Wertman’s Jane Seymour is a complex character who cares about her family and her husband. She is not just some plain wallflower who merely followed Anne Boleyn as Henry’s wife for a short time. With strong allies, like Cromwell and her brothers Edward and Thomas, Jane rises like a phoenix and survives all of the hate from Anne to become Henry’s beloved wife and queen. Wertman portrays Henry VIII as a man who is intelligent, caring and who struggles with how to reform the church.

Wertman breathes new life into the story of Jane Seymour. I thoroughly enjoyed reading this novel, which is the first book in her Seymour Saga, as it balances the political intrigue of the Tudor court with the romance between Henry and Jane. Their love story is one that is often forgotten in the chaos of Henry’s marriage track record, but one that needs to be told. Jane will not be just the “third wife” or “the mother of Edward VI” after this book. She was a strong woman who truly loved Henry VIII.  If you really want to read a novel about Jane Seymour, I highly recommend you read “Jane the Quene” by Janet Wertman.

Book Review: “Lady Katherine Knollys- The Unacknowledged Daughter of King Henry VIII” by Sarah-Beth Watkins

51M3PWFQLjLThe children of Henry VIII have been the center of historical studies for centuries. Edward VI, Mary I,  and Elizabeth I were all considered Henry’s “legitimate” children and were able to obtain the crown of England. Henry Fitzroy was the illegitimate son of the king, but he was still able to gain titles and a good marriage before he died. They all had something in common; they were all recognized by their father, Henry VIII. However, there was another child who many believed to have been the daughter of the king. The name of this intriguing lady was Lady Katherine Knollys and her story comes to life in Sarah-Beth Watkins’ book, “Lady Katherine Knollys- The Unacknowledged Daughter of King Henry VIII”.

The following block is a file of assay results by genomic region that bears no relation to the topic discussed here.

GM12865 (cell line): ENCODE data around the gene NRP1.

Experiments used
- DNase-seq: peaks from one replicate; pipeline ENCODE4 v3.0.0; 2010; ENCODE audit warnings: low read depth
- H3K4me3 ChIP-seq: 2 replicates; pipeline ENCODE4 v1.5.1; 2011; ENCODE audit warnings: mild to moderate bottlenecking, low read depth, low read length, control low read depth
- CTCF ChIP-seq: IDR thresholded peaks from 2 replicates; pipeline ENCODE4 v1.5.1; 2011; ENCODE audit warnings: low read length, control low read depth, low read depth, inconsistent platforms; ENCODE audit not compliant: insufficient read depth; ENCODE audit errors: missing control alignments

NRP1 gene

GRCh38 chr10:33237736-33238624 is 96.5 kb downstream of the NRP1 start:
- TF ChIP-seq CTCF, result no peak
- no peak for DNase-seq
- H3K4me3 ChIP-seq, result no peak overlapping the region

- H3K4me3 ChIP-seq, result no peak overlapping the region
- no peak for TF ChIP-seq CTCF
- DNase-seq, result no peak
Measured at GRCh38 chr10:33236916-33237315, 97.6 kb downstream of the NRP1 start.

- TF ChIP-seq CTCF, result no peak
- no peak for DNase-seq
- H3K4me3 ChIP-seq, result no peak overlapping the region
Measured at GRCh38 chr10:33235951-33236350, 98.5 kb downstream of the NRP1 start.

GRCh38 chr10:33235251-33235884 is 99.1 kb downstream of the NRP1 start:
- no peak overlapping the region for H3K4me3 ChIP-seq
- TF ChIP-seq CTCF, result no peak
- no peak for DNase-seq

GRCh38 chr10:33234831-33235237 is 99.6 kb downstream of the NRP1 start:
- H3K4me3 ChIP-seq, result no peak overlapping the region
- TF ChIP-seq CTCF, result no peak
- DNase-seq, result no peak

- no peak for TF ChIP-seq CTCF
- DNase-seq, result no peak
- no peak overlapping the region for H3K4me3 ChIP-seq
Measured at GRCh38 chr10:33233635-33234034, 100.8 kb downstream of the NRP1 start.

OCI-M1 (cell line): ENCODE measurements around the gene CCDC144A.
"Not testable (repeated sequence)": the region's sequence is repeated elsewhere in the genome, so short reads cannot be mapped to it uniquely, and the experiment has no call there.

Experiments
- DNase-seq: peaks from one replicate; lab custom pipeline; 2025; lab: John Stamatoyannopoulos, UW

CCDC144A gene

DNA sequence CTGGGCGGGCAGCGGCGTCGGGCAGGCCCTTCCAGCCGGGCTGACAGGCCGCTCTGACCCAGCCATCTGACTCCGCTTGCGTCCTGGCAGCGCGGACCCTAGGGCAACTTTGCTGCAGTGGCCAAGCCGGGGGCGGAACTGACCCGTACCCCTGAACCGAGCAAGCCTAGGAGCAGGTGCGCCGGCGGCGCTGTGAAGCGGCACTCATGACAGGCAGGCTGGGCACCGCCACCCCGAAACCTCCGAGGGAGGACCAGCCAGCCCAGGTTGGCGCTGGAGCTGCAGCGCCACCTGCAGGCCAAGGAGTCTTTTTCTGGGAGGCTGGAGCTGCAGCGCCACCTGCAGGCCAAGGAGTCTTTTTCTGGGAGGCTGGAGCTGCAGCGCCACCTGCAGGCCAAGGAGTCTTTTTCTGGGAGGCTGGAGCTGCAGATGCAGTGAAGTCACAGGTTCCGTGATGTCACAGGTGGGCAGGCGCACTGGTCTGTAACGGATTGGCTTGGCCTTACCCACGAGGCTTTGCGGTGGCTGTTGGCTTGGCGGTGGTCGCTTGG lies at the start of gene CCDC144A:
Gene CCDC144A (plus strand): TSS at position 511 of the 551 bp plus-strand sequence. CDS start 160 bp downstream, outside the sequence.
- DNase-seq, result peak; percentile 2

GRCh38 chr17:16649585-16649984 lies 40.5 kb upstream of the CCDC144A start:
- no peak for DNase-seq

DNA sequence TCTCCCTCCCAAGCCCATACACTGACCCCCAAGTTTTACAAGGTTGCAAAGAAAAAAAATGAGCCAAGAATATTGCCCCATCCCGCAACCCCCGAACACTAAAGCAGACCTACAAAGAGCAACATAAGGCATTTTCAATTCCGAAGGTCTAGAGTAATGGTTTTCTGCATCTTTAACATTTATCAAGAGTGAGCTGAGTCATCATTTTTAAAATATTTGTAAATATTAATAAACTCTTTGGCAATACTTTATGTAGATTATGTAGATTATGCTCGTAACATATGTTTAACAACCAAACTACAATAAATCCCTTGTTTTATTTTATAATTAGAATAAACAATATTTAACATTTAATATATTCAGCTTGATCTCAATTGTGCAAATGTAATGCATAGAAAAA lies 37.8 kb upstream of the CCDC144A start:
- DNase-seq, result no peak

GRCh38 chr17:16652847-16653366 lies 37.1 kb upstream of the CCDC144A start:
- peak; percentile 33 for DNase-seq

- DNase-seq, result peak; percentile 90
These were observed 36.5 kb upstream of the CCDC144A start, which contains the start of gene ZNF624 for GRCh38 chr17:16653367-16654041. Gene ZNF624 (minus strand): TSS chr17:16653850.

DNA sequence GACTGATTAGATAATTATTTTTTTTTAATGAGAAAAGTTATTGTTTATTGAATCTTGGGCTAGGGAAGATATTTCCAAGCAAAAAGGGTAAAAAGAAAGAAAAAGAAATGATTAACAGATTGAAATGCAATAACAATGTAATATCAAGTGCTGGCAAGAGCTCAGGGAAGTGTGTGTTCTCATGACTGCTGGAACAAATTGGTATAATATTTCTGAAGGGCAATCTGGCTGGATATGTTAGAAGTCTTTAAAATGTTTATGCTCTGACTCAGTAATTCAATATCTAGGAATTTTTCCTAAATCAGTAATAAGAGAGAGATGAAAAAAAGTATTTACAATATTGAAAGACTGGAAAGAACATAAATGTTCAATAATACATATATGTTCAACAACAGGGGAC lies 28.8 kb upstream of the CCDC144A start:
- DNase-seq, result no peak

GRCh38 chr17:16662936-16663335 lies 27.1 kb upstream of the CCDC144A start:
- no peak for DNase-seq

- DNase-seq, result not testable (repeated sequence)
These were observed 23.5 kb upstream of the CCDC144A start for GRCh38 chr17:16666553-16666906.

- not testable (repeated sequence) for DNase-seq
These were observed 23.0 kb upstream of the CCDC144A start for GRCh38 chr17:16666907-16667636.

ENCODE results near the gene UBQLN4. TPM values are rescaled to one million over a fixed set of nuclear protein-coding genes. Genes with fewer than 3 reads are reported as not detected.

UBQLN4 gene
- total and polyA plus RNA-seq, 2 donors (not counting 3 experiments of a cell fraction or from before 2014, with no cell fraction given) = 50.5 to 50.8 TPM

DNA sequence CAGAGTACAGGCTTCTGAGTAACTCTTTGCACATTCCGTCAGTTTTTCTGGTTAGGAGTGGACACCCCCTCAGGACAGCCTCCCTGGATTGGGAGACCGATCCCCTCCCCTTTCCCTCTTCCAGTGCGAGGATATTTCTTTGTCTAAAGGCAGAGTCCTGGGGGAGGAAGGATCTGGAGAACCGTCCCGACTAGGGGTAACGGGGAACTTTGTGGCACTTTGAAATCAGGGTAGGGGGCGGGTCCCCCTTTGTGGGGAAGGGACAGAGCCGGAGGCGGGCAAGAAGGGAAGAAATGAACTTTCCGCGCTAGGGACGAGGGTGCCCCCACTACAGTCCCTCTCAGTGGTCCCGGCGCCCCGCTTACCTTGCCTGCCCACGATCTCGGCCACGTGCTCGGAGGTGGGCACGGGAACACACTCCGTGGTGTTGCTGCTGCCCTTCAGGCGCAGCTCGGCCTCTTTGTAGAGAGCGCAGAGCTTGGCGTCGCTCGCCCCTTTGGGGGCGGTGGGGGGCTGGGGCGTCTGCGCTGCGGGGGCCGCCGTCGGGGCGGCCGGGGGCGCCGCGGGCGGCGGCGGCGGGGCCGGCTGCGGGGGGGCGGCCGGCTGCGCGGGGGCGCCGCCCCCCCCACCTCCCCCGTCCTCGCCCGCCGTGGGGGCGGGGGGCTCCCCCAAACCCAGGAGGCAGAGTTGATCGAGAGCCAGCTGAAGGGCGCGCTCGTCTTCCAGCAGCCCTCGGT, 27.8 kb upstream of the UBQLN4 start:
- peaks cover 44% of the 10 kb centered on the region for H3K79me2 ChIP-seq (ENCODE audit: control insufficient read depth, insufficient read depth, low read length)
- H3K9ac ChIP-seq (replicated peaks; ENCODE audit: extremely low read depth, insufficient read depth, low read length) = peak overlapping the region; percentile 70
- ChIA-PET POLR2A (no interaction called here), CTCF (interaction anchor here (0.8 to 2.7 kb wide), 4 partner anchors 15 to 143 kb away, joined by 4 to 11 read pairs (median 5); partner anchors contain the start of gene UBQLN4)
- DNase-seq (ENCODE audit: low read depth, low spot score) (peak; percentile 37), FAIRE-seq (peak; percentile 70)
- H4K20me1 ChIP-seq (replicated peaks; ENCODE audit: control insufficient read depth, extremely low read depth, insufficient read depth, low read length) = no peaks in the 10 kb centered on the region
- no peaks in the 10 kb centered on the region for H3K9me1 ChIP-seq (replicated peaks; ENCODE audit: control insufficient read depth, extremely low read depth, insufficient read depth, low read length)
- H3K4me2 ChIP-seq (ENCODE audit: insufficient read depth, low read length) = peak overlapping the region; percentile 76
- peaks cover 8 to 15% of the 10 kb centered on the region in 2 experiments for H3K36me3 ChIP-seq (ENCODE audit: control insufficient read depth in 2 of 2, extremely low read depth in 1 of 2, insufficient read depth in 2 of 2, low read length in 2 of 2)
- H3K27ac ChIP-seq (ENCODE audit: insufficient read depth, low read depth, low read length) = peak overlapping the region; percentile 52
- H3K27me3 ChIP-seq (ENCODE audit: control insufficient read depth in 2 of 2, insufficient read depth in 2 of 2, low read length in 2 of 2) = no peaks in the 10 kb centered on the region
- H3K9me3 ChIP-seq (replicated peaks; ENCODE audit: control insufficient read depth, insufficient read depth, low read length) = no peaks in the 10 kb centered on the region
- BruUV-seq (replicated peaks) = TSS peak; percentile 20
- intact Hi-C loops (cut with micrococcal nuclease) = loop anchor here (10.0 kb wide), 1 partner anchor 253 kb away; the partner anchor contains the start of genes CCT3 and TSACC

I would like to thank Sarah-Beth Watkins and Chronos Books for sending me a copy of this great book. I have never read a biography on Lady Katherine Knollys and I found this a delight to read.

Katherine’s mother was the sister of Anne Boleyn, Mary Boleyn. For a time before Anne came into the picture, Mary was Henry VIII’s mistress. Henry VIII did have a child by another mistress, which he did declare as his own, so why did he not acknowledge Katherine as his child? Watkins offers an explanation on why Katherine was not acknowledged by the king and what her life was like: